Sub-circuits are groupings of components that form a logical block- such as a combiner, a balun, or a detailed transistor model. Sub-circuits follow the general Mason file rules, although only the model, component, port, and variable elements are read. They may be complete Mason files but the other elements will be ignored.
The local nodes will be mapped to the ports in the order that the ports are listed in the sub-circuit.
Figure 6.2: 3-port subcircuit used in Mason
The impedances of the sub-circuit port definitions are ignored: these impedances are “outside” of the circuit. While models are not shared between sub-circuits and the main circuit, variable definitions do flow from the Mason file to the sub-circuits.
[For those who skipped the previous section], sub-circuits are actually not the preferred method of nesting designs. Mason allows for automatically generating new primitives based on a circuit composed of other primitives , which provides a similar functionality with less confusion. Tracking variables and calculations can be tricky over sub-circuits (for the user, not Mason), where local copies of variables take precedence over the calling circuit's. For example, the sub-circuit may have a local copy of the microstrip line's permittivity, which will overwrite the calling circuit's value, which may or may not be desired.
As of version 4.5, subcircuits can output PCB Layout files.
Notes for layout:
The top level TinyCAD (or Mason XML file) needs to have a primitive component attached to each port, for example a small (10-mils long) microstrip line. Currently the routine is not smart enough to drill into the subciruit to figure out which part the terminal should attach to.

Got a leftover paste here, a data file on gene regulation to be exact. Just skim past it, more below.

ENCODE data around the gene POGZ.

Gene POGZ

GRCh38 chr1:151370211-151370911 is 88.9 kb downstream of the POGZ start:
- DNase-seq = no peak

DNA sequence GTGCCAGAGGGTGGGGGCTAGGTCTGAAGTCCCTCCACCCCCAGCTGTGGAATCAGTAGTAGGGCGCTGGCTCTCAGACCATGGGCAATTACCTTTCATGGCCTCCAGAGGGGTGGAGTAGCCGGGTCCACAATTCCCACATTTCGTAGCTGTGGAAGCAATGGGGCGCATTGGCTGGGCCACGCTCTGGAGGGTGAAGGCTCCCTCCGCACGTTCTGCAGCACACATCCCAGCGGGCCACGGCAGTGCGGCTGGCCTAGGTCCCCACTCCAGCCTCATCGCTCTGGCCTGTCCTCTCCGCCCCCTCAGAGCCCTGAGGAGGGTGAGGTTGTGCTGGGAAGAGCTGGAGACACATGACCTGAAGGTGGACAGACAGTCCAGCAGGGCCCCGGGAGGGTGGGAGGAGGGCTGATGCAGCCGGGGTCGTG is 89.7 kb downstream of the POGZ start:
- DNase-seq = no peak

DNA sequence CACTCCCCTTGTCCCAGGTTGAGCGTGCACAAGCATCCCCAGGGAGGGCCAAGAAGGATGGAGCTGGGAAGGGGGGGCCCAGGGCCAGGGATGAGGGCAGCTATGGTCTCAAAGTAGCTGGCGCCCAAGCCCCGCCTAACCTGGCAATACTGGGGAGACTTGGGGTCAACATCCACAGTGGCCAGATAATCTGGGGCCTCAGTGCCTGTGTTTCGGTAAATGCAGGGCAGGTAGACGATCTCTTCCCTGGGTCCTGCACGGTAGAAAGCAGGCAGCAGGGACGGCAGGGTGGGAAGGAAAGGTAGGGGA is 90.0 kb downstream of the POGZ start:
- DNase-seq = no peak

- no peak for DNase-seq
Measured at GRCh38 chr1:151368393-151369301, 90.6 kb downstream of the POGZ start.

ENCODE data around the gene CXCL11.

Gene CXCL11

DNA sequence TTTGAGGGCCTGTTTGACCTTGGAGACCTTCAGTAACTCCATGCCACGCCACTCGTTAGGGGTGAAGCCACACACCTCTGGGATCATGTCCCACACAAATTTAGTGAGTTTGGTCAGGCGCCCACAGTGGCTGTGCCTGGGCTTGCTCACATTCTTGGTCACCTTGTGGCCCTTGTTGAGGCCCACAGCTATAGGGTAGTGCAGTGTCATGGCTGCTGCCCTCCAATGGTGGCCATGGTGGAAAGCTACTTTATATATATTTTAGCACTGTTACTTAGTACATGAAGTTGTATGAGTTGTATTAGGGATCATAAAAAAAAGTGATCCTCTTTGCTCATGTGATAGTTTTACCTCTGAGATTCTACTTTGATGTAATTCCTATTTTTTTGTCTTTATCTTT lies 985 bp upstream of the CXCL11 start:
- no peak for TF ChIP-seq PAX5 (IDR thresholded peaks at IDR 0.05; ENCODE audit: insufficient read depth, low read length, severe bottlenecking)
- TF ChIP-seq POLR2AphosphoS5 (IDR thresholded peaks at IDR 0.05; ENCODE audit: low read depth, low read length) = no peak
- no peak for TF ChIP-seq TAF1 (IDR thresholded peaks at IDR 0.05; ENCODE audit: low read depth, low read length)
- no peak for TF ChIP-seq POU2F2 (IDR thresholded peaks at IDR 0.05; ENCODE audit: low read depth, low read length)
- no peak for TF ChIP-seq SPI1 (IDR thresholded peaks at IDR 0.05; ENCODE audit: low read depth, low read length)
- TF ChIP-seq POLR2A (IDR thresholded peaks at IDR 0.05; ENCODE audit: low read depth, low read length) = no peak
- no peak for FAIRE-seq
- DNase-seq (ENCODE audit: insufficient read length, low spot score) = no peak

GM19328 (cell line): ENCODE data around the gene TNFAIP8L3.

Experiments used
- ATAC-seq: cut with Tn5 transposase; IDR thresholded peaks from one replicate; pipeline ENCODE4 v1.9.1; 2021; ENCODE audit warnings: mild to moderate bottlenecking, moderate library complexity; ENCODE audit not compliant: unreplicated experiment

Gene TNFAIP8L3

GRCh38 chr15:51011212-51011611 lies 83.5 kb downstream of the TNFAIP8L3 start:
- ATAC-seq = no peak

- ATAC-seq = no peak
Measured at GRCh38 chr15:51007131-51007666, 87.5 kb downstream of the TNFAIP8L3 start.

Subcircuits can be used through TinyCAD using the mason_subcircuit library, but care must be taken. Currently, files are only loosely linked- the following steps describe how the link can be made and how it works. An example can be found in the TinyCAD examples folder, specifically "subcircuits.dsn" which is loosely linked to "single_wilkinson.dsn".
Start with a Circuit Mason design that runs in TinyCAD
For this example, "single_wilkinson.dsn"
When "single_wilkinson.dsn" is run, it creates a file called "single_wilkinson.dsn.msn.xml"
"single_wilkinson.dsn.msn.xml" is the file which "subcircuit.dsn" will link
"single_wilkinson.dsn.msn.xml" is only updated when "single_wilkinson.dsn" is run; this file is not updated when "subcircuit.dsn" is run
Variables and calculations are hierarchical
Variables and calculations flow down into subcircuits
Local variables and calculations take precedent over variables passed down into the design
Care must be taken not to confuse variable scope when running the subcircuit file and the calling file independently
variables must be defined in the subcircuit to make it run
variables defined in the calling circuit will be overwritten by the subcircuit variables
You can optimize using subcircuits, the subcircuit files will be updates individually (but not the TinyCAD DSN files)
More details can be found at: Subcircuit Tag
Copyright 2010, Gregory Kiesel